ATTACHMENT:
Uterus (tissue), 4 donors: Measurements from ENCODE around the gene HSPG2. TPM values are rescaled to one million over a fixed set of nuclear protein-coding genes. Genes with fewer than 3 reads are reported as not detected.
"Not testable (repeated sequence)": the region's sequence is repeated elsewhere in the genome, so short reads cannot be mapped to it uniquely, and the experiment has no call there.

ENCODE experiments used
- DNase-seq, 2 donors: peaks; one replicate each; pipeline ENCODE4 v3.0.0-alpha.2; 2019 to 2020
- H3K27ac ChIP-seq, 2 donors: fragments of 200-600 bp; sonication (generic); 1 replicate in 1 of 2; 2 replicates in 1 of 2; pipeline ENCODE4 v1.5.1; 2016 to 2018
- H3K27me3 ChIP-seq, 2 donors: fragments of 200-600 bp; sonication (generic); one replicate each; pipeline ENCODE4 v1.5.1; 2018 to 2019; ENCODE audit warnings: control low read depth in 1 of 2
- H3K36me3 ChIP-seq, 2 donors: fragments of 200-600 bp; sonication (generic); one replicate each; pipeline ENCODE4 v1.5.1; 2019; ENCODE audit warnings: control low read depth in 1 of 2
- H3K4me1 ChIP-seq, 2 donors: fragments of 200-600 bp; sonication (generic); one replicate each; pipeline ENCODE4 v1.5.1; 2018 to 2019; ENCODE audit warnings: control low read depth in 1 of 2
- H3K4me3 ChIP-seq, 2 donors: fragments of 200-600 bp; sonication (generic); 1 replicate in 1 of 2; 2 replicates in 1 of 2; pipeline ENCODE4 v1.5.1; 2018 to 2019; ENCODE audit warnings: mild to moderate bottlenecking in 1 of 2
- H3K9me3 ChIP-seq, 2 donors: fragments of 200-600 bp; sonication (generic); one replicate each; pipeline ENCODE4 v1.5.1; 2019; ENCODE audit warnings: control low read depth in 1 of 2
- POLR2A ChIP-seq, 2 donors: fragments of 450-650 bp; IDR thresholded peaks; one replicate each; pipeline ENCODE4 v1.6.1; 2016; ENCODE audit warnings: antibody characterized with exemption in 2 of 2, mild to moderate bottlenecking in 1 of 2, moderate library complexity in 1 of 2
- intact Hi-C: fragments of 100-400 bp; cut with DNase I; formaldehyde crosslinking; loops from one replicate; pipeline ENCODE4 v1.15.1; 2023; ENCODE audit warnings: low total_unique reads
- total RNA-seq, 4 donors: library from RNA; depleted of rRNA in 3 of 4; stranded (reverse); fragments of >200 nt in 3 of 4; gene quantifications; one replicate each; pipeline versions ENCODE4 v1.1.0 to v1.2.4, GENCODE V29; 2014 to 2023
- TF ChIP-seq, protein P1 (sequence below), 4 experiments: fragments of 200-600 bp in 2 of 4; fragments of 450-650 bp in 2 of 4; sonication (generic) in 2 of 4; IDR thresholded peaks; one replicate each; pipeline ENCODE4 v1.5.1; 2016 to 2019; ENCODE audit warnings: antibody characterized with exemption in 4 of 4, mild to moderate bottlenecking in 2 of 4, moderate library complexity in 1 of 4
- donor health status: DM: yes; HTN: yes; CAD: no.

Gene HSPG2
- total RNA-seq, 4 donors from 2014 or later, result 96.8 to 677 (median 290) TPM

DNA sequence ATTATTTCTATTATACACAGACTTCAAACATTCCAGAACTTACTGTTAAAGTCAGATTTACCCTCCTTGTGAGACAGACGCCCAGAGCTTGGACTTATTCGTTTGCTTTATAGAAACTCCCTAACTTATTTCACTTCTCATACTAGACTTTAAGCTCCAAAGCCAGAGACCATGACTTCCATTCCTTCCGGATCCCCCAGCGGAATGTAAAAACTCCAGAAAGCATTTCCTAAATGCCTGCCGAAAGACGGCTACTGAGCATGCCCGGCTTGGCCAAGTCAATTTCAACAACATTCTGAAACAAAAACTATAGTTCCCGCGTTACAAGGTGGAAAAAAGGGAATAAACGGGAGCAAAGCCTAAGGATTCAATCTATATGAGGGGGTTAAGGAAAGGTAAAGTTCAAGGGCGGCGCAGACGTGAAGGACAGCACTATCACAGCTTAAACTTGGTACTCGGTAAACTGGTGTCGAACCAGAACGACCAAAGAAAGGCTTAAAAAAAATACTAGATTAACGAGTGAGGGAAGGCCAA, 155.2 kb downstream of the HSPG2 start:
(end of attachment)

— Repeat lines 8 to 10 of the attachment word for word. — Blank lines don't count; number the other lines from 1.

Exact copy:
- H3K4me1 ChIP-seq, 2 donors: fragments of 200-600 bp; sonication (generic); one replicate each; pipeline ENCODE4 v1.5.1; 2018 to 2019; ENCODE audit warnings: control low read depth in 1 of 2
- H3K4me3 ChIP-seq, 2 donors: fragments of 200-600 bp; sonication (generic); 1 replicate in 1 of 2; 2 replicates in 1 of 2; pipeline ENCODE4 v1.5.1; 2018 to 2019; ENCODE audit warnings: mild to moderate bottlenecking in 1 of 2
- H3K9me3 ChIP-seq, 2 donors: fragments of 200-600 bp; sonication (generic); one replicate each; pipeline ENCODE4 v1.5.1; 2019; ENCODE audit warnings: control low read depth in 1 of 2